A job interview can be formal and stuffy or informal and relaxed. It can be conducted over the phone, or with video conferencing, or face to face, which is ideal. This article is aimed at helping you learn how to conduct a job interview in person. Follow these guidelines and tips in order to land the perfect candidate for the position that will drive your organization towards success.
How to Conduct a Job Interview: 3 Basics Rules to Remember
Identify your needs
Great employees are made of not just the required minimal experience, qualifications, and credentials, but they are also problem-solving, team builders that drive a business in the direction of success. Your job as an interviewer is to recognize what your business needs to promote success, and how you will measure success within the position. Take a look at your best employees, your top performers, and determine their best qualities. How you identify your needs, paired with knowing what kind of attributes will help solve those needs, will put you and your business on the right course for hiring the ideal applicant.
Figure out how you are going to find the perfect candidate
After you’ve determined what it is that you’re looking for in a candidate, you have to then determine how you will find them. Employment agencies can be helpful if you’re overloaded with CVs and resumes coming in from every angle. Their job could be to fill the position full stop, or they can simply help in streamlining the process for you by weeding out the applicants that don’t have the required qualifications or experience.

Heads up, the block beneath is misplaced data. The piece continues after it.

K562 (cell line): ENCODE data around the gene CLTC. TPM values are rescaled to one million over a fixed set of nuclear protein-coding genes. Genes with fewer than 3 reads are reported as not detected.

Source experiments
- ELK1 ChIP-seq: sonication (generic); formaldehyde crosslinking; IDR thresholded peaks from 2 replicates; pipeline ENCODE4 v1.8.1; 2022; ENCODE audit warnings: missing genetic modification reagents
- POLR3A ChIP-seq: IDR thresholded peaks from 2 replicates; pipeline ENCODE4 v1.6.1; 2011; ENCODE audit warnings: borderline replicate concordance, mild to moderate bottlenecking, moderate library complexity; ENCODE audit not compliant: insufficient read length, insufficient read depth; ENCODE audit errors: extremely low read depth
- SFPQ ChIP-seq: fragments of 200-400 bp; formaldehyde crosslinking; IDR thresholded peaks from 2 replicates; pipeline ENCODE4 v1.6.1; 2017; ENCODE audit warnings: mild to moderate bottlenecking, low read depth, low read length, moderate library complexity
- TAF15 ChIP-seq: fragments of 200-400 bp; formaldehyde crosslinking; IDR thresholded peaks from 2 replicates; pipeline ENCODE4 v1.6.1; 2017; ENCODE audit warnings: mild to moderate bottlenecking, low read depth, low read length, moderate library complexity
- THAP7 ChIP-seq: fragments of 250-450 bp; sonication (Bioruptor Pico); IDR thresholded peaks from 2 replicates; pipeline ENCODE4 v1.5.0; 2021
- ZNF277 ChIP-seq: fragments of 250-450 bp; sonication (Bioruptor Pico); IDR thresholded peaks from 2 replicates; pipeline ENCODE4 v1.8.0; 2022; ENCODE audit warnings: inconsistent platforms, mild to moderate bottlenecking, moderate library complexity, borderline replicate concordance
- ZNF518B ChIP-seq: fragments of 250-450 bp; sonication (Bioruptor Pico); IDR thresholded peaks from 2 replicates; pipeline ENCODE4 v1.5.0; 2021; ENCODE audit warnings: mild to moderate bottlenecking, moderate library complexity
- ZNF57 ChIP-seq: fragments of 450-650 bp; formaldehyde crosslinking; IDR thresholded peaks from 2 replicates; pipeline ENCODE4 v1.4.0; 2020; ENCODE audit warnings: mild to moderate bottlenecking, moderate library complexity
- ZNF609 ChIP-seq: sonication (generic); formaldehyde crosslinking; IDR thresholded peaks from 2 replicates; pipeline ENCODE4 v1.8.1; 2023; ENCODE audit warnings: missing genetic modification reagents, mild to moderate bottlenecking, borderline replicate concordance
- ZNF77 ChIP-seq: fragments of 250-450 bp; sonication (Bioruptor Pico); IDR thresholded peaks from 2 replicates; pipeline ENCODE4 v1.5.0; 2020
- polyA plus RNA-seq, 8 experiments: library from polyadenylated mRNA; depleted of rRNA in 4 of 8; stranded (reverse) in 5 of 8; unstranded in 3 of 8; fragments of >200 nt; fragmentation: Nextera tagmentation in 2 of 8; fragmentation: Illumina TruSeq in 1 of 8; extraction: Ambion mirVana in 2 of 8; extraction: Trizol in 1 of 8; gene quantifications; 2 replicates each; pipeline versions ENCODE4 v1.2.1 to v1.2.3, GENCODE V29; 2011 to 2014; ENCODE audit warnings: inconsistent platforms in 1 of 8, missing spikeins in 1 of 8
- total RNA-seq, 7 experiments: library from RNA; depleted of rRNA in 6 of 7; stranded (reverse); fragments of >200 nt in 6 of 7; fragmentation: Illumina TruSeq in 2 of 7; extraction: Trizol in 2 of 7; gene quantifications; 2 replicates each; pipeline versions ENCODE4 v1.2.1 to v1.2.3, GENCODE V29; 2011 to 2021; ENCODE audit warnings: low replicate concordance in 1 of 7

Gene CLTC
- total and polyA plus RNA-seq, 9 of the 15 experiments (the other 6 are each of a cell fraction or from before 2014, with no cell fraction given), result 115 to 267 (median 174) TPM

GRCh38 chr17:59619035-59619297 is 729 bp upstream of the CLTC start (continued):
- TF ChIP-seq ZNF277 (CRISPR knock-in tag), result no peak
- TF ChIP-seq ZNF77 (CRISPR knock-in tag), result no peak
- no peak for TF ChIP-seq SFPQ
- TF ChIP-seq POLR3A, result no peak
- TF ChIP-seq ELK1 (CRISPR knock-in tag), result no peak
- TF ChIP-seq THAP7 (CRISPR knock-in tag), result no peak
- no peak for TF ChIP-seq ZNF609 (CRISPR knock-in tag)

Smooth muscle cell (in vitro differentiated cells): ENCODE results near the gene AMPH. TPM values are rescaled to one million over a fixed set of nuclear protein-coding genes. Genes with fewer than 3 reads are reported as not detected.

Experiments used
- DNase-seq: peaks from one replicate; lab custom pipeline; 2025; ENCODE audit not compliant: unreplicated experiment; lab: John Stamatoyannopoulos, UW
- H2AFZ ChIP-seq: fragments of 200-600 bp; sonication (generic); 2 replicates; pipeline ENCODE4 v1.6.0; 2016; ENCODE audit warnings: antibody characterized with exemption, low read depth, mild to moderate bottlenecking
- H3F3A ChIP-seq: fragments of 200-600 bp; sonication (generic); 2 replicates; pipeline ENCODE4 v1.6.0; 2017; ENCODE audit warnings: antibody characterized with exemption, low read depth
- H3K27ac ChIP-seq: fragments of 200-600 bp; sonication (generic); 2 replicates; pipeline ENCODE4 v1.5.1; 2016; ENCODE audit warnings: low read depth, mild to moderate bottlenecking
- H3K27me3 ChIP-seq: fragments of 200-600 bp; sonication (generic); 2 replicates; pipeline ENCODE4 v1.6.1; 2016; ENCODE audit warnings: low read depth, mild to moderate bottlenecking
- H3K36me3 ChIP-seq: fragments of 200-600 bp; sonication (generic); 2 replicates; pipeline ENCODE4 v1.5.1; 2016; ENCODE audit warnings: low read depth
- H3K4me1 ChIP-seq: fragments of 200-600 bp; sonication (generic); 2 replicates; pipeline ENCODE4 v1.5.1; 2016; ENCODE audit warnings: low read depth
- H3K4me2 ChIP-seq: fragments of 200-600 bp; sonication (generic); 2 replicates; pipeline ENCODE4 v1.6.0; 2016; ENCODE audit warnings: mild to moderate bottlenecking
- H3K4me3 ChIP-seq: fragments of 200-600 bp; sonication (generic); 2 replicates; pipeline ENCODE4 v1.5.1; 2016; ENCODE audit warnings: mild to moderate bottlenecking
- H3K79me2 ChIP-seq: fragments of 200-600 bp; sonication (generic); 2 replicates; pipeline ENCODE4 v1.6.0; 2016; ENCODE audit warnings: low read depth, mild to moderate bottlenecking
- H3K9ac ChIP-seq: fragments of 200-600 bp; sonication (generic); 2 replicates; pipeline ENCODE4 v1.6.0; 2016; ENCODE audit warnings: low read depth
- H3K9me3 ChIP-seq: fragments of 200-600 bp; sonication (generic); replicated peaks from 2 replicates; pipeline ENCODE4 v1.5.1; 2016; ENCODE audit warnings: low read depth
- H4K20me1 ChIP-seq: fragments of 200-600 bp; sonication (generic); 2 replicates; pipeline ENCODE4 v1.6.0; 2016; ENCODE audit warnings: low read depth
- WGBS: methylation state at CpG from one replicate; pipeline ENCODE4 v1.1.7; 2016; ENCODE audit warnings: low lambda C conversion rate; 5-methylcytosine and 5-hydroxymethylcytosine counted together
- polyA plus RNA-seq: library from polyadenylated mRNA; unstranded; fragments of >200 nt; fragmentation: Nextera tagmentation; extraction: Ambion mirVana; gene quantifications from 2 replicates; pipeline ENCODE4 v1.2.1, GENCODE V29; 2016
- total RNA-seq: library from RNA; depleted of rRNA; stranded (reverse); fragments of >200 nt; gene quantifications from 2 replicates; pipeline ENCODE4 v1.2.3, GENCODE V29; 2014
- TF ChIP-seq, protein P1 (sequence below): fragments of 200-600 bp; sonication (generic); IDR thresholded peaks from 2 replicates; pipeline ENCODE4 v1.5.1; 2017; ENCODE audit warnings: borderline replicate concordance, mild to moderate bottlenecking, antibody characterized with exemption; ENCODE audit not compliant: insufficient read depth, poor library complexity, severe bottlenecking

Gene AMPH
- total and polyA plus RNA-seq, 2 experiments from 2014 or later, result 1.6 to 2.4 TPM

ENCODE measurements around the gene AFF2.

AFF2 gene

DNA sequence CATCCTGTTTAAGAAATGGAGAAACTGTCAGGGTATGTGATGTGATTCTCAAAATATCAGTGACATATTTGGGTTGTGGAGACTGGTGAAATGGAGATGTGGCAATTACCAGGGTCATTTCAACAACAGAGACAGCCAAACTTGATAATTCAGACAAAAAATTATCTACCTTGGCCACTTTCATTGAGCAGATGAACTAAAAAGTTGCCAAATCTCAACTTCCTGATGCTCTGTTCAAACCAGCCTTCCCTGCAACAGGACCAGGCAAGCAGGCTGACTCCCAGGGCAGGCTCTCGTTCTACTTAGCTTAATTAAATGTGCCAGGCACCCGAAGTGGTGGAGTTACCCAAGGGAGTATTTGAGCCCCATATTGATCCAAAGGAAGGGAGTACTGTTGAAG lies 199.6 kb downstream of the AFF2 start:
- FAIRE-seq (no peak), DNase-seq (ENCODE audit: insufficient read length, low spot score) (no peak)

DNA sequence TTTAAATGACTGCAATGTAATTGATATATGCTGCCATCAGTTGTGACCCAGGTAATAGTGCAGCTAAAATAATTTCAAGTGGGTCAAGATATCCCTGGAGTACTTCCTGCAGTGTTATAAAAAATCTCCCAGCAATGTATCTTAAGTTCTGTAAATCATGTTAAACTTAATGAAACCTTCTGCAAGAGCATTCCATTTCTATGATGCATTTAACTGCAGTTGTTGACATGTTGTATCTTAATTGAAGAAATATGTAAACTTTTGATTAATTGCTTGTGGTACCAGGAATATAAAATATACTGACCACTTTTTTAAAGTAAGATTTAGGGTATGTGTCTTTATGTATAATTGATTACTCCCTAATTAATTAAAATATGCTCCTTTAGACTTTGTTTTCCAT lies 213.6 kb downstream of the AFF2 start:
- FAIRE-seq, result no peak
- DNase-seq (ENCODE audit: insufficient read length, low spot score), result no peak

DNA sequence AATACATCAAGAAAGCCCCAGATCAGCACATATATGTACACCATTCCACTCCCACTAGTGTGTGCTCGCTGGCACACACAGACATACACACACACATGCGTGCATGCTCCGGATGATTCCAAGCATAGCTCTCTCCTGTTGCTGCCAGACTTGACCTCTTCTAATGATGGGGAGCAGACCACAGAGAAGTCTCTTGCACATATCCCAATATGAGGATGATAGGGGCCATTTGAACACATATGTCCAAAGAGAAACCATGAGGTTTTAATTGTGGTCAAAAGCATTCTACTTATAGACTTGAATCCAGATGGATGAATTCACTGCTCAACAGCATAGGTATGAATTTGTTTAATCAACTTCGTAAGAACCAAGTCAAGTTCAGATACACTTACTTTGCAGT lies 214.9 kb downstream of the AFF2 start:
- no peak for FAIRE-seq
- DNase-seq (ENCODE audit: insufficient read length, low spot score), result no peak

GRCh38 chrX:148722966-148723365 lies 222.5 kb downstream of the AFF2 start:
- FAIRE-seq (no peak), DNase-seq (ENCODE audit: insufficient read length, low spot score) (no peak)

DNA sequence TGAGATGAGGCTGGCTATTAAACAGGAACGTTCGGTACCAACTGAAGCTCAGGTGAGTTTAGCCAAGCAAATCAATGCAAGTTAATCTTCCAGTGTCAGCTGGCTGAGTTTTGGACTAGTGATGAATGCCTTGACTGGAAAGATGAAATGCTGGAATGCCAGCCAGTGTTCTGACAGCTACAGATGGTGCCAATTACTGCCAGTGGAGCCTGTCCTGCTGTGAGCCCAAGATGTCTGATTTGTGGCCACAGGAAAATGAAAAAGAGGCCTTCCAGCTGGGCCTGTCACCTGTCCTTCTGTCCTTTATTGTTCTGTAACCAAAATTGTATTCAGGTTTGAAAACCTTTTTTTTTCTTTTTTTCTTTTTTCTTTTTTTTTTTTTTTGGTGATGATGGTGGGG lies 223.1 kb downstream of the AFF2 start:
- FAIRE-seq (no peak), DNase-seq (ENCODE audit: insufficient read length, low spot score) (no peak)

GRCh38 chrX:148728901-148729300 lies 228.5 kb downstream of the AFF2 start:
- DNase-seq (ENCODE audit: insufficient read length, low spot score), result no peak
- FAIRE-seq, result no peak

Once you’ve got a few contenders, you can decide on your interviewing style. Formal, face to face, straight forward interviews work for some, but others may prefer something more relaxed. A business lunch or a round of golf for example, can really help you get a feel for the interviewee’s attitude and interpersonal skills. Getting to know a candidate on a more personal level will serve you in measuring who will fit with your corporate culture best.
The hiring process will be much easier if you’re as prepared for the interview as the interviewee. Your preparation will show the candidate that you know how to conduct a job interview in a professional and effective manner. You must gather pertinent information about the position, such as salaries, benefits, vacation policies, as well as an accurate and specific job description.
What qualities are you looking for in your ideal candidate? What qualities would make your ideal candidate indispensable?
Organize yourself by preparing a list of questions you want to ask the applicant; questions that will help you determine if they have what it takes to get the job done. This will keep you focused during the interview, concentrating on filling the position.
If you’re not the one who is fielding CVs, then make sure you familiarize yourself with the candidate’s resume before they come in. Otherwise, you’ll put yourself at risk of sounding redundant and careless. Remember, the ideal candidate is also interviewing you.
That brings us to the next very important point; you must prepare yourself for questions the applicant may ask you. They’ll likely want to know about the values of the company or organization, and of course specifics on the position.
And finally, allow yourself ample time for each interview. Don’t squeeze them in between meetings, or hurry them out the door prematurely. This is uncouth and bad-mannered.
Detailed Guide on How to Conduct a Job Interview
Minimize tension and anxiety
Recognizing that candidates are likely to feel nervous from the get go, before even walking into the door will turn you into a compassionate recruiter who knows how to conduct a job interview effectively. Their mind is racing with questions about what you will be like, what kind of questions you will ask them, if they look the part. You need to be empathetic about this by doing everything you can to minimize their stress level by making them feel welcomed and comfortable. After all, people under high stress often don’t perform as well as the normally would.